A devastating shot of an anguished mother's face. A fenced-in courtyard. A gate. Padlocked. The film ends. OZU IS FREAKING INSANE. Hope and HUMILITY. Thank your mother! And talk about burying the lead, YOUNG CHISHŪ RYŪ THAT SWITCHBLADE SMILE AND JAW CAN CUT MY SOUL IN TWO. And then when he GREW A BEARD AND OPENED A TONKATSU SHOP?? GET IT CHISHŪŪ̄Ū̄̄Ū̄̄̄Ū̄̄̄̄Ū̄̄̄̄̄
It is heartbreaking to be a parent that wants to but can’t give their child the world, and it is heartbreaking to be the child that wants to but can’t live up to those expectations because the world favors a structure that favors the rich and not always the hardworking.
The saddest film I've ever seen. No great tragedies or terrible disasters, just an unflinching look at the wearying daily grind of life. And yet also a celebration of the goodness that people are able to show in the face of that soul-sapping dreariness. Titanic performance from Chôko Iida
Beautiful little film and first talkie for Ozu. The delicate style and observations are already there (Ozu made a few masterpieces in the early 1930s) but the editing is still a bit heavy here. The story is somehow typical, about hiding your emotions as long as you can for finally giving up. You can expect or hope anything you like, life has other plans for you. Chishû Ryû is still so young here !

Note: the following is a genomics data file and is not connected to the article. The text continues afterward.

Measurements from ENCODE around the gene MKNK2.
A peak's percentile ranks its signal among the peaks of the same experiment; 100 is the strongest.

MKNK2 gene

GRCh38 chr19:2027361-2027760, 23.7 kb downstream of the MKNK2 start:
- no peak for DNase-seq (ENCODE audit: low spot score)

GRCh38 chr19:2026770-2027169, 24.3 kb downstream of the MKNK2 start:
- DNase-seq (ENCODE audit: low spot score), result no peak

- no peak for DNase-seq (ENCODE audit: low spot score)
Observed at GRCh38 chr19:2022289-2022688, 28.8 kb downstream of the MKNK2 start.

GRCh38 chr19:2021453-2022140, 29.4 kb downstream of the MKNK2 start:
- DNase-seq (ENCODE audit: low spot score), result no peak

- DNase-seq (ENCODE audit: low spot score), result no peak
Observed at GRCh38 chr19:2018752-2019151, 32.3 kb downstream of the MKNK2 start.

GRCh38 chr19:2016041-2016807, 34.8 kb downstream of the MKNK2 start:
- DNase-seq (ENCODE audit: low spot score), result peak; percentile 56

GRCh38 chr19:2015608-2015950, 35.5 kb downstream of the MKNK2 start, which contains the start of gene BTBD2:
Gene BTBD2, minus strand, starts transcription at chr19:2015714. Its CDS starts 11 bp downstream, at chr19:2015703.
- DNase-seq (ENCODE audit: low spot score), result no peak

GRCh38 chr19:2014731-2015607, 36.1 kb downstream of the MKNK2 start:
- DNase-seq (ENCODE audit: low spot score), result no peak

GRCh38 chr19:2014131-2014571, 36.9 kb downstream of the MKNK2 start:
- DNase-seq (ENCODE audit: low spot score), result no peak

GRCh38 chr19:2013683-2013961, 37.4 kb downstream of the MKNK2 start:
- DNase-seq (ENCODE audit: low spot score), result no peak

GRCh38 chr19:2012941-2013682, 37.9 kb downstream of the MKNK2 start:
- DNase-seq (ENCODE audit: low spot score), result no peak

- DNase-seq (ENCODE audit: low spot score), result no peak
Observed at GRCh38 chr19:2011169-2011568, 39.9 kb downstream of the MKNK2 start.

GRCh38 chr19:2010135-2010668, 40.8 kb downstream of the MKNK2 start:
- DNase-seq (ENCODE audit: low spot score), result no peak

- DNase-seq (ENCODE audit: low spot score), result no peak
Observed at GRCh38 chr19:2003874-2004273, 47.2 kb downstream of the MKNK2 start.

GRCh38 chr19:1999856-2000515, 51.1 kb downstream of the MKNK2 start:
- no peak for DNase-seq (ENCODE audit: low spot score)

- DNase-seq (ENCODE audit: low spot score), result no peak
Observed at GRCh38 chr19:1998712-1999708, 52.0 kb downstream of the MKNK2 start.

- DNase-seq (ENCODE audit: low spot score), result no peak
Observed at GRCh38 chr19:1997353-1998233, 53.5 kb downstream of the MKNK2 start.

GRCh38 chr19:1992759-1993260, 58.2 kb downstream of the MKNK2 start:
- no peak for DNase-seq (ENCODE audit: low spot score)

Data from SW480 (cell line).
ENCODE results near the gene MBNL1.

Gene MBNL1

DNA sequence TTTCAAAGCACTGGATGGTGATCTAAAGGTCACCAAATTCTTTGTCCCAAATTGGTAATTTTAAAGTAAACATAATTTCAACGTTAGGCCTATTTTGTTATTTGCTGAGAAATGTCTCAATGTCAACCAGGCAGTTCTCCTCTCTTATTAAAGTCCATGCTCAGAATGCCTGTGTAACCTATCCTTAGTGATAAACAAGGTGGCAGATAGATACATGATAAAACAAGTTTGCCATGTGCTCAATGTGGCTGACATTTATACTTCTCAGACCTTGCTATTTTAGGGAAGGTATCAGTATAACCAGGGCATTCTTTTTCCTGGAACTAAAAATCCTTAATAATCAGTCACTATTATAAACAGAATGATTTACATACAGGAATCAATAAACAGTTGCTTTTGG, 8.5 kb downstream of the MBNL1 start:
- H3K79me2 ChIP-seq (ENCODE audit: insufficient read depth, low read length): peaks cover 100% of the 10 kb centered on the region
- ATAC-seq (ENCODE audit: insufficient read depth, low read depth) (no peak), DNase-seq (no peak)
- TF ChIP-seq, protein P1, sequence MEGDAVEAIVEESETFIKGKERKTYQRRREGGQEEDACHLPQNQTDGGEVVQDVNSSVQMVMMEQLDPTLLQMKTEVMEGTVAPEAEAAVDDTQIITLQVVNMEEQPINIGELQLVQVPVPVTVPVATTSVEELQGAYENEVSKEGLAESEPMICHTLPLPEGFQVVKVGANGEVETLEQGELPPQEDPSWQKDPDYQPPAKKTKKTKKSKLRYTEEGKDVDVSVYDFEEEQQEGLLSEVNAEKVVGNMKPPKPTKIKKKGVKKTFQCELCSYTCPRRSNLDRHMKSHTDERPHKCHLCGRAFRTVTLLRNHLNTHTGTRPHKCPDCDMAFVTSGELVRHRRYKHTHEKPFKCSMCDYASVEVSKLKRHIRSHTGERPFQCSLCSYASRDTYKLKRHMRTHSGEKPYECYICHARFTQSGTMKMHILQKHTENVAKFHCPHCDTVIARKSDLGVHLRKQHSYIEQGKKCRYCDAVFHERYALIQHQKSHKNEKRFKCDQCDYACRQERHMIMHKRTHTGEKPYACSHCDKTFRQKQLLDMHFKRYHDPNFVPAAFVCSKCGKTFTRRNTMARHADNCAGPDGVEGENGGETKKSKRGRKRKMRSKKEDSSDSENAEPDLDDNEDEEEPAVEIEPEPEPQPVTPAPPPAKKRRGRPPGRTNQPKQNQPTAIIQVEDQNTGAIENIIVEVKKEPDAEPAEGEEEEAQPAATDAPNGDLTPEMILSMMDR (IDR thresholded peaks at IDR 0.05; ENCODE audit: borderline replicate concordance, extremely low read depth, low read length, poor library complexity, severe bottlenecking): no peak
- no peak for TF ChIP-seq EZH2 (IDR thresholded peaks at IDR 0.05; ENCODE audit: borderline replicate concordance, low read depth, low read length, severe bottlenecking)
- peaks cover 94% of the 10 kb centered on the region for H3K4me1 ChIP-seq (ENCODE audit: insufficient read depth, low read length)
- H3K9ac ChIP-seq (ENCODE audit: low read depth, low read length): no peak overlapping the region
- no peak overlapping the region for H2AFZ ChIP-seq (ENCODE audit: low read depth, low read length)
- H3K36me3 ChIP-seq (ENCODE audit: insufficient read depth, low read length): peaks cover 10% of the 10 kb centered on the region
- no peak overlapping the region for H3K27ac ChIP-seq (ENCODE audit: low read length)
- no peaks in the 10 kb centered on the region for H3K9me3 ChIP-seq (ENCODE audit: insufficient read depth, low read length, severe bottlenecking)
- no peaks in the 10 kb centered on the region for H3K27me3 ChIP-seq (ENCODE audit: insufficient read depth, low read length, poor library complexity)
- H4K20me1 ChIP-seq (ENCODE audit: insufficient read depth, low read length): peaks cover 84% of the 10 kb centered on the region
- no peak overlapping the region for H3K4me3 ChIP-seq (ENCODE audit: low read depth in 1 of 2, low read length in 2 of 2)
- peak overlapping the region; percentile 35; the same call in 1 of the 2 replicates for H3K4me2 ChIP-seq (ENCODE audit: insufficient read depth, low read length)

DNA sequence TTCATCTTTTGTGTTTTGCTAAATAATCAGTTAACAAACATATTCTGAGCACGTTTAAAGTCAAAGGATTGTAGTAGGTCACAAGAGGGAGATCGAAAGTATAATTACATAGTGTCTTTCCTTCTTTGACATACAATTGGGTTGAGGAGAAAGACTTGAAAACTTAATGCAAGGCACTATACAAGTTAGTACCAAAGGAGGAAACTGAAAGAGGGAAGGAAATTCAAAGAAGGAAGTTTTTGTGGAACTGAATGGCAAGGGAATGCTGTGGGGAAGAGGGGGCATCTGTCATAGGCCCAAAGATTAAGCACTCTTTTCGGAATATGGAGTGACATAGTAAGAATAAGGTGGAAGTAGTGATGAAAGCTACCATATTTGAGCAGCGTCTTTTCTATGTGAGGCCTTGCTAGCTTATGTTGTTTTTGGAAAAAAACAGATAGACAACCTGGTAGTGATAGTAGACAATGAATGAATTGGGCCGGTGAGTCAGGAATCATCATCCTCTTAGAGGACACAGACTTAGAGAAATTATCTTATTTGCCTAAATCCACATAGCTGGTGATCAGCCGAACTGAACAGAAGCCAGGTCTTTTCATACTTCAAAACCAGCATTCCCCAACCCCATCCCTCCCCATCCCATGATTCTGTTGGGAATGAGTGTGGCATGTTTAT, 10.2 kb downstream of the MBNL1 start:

The most underrated Ozu imo is also his first talkie, right before war and during the industrialization of Japan. The film is about a single mother’s devotion to her son, who does not quite live up to her expectations and there is absolutely nothing worse than a mother’s disappointment. Ozu was a master at evoking such emotional frustration.
Premier film parlant du cinéaste et déjà sa trente-cinquième réalisation, magnifiée par une étonnante palette chromatique du noir et blanc dans l'utilisation de la lumière naturelle, à travers une parfaite maîtrise du clair-obscur, rehaussée par la rigoureuse composition du cadrage, surtout des plans moyens et à travers une grammaire cinématographie de plus en plus personnelle et dépouillée. www.cinefiches.com
Empty moments, gestures and positions that express the lack of connection between mother and son. Inherited expectatives and undesired duties: satisfaction is impossible, there will always be disappointment. Should the son try harder or should the mother accept him as he is? What's with the son's wife? Is she an orphan? Mother and son seated next to a factory (why that place?): amazing photogenics.
Have to confess, that Ozu is a director who I never saw anything of great value, and although I am one of the few who don't like Tarkovsky as all, I do respect that his films have high artistic value. But honestly Ozu's films do nothing at all for me and the overacting makes them hard to connect with.
Many of the scenes in Ozu's first sound endeavor are emotionally stirring, but for me maybe the most affective elements of this film are the shots in which the foreground is in focus and the background out, with the shot of the infant in the foreground and the son, his mother, and his wife in the background.